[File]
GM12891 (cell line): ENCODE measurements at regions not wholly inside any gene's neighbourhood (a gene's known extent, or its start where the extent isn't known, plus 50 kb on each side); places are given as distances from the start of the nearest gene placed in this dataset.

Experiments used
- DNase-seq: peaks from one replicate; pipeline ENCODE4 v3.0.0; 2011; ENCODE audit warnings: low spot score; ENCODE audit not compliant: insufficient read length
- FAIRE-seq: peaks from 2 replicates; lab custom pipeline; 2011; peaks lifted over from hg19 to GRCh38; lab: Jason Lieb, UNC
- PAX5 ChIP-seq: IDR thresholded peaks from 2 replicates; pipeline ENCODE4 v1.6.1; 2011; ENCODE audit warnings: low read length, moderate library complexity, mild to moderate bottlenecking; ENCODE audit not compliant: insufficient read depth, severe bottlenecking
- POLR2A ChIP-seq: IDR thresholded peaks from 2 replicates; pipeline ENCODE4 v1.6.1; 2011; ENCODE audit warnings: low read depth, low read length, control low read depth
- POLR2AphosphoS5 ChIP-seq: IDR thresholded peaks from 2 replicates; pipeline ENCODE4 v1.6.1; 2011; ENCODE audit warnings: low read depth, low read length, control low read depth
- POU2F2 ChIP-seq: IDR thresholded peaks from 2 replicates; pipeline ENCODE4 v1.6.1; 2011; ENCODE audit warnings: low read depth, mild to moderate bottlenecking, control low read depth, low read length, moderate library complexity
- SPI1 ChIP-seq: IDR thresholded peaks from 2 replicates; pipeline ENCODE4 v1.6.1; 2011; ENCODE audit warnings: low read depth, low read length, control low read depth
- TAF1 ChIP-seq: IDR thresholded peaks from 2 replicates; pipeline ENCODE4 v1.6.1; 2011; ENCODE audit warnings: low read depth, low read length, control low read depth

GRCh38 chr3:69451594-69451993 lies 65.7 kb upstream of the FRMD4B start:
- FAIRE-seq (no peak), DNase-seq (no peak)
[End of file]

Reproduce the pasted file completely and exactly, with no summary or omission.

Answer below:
GM12891 (cell line): ENCODE measurements at regions not wholly inside any gene's neighbourhood (a gene's known extent, or its start where the extent isn't known, plus 50 kb on each side); places are given as distances from the start of the nearest gene placed in this dataset.

Experiments used
- DNase-seq: peaks from one replicate; pipeline ENCODE4 v3.0.0; 2011; ENCODE audit warnings: low spot score; ENCODE audit not compliant: insufficient read length
- FAIRE-seq: peaks from 2 replicates; lab custom pipeline; 2011; peaks lifted over from hg19 to GRCh38; lab: Jason Lieb, UNC
- PAX5 ChIP-seq: IDR thresholded peaks from 2 replicates; pipeline ENCODE4 v1.6.1; 2011; ENCODE audit warnings: low read length, moderate library complexity, mild to moderate bottlenecking; ENCODE audit not compliant: insufficient read depth, severe bottlenecking
- POLR2A ChIP-seq: IDR thresholded peaks from 2 replicates; pipeline ENCODE4 v1.6.1; 2011; ENCODE audit warnings: low read depth, low read length, control low read depth
- POLR2AphosphoS5 ChIP-seq: IDR thresholded peaks from 2 replicates; pipeline ENCODE4 v1.6.1; 2011; ENCODE audit warnings: low read depth, low read length, control low read depth
- POU2F2 ChIP-seq: IDR thresholded peaks from 2 replicates; pipeline ENCODE4 v1.6.1; 2011; ENCODE audit warnings: low read depth, mild to moderate bottlenecking, control low read depth, low read length, moderate library complexity
- SPI1 ChIP-seq: IDR thresholded peaks from 2 replicates; pipeline ENCODE4 v1.6.1; 2011; ENCODE audit warnings: low read depth, low read length, control low read depth
- TAF1 ChIP-seq: IDR thresholded peaks from 2 replicates; pipeline ENCODE4 v1.6.1; 2011; ENCODE audit warnings: low read depth, low read length, control low read depth

GRCh38 chr3:69451594-69451993 lies 65.7 kb upstream of the FRMD4B start:
- FAIRE-seq (no peak), DNase-seq (no peak)